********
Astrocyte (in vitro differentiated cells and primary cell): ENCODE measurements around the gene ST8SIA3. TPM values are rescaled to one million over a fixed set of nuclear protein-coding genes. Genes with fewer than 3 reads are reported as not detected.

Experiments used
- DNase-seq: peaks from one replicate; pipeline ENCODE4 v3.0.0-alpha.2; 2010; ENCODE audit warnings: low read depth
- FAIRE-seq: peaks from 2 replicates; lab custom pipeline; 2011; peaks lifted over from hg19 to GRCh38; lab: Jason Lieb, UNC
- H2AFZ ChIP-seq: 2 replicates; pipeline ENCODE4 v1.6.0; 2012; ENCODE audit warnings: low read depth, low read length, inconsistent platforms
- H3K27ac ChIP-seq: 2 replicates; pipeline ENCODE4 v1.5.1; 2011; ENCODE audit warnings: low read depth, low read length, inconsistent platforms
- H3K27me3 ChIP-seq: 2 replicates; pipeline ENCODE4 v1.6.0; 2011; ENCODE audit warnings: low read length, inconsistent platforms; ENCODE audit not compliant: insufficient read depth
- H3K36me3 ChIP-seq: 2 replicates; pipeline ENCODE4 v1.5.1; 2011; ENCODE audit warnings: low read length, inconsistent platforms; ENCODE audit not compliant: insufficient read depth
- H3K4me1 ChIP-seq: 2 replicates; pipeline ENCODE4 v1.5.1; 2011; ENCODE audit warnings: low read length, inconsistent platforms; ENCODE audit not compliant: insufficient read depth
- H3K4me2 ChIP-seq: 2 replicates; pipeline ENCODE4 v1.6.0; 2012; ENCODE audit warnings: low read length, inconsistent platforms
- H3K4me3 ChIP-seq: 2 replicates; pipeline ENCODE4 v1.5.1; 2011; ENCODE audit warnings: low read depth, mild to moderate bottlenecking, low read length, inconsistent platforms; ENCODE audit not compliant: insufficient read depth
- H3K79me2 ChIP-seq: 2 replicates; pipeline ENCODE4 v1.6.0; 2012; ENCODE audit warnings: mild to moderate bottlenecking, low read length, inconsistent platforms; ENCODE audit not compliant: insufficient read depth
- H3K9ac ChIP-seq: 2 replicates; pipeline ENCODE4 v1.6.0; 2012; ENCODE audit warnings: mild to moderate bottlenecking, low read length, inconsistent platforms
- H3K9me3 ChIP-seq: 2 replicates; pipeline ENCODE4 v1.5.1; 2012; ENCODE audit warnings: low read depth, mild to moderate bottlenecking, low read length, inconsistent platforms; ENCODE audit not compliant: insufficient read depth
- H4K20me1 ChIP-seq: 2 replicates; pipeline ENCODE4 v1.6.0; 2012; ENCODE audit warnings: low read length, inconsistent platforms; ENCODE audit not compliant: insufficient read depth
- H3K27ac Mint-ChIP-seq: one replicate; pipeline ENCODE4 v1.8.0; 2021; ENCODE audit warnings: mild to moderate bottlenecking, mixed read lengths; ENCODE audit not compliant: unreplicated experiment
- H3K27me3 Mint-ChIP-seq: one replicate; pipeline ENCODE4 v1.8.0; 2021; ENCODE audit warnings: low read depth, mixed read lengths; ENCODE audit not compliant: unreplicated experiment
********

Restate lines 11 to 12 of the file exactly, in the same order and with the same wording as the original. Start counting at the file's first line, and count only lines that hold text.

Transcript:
- H3K4me3 ChIP-seq: 2 replicates; pipeline ENCODE4 v1.5.1; 2011; ENCODE audit warnings: low read depth, mild to moderate bottlenecking, low read length, inconsistent platforms; ENCODE audit not compliant: insufficient read depth
- H3K79me2 ChIP-seq: 2 replicates; pipeline ENCODE4 v1.6.0; 2012; ENCODE audit warnings: mild to moderate bottlenecking, low read length, inconsistent platforms; ENCODE audit not compliant: insufficient read depth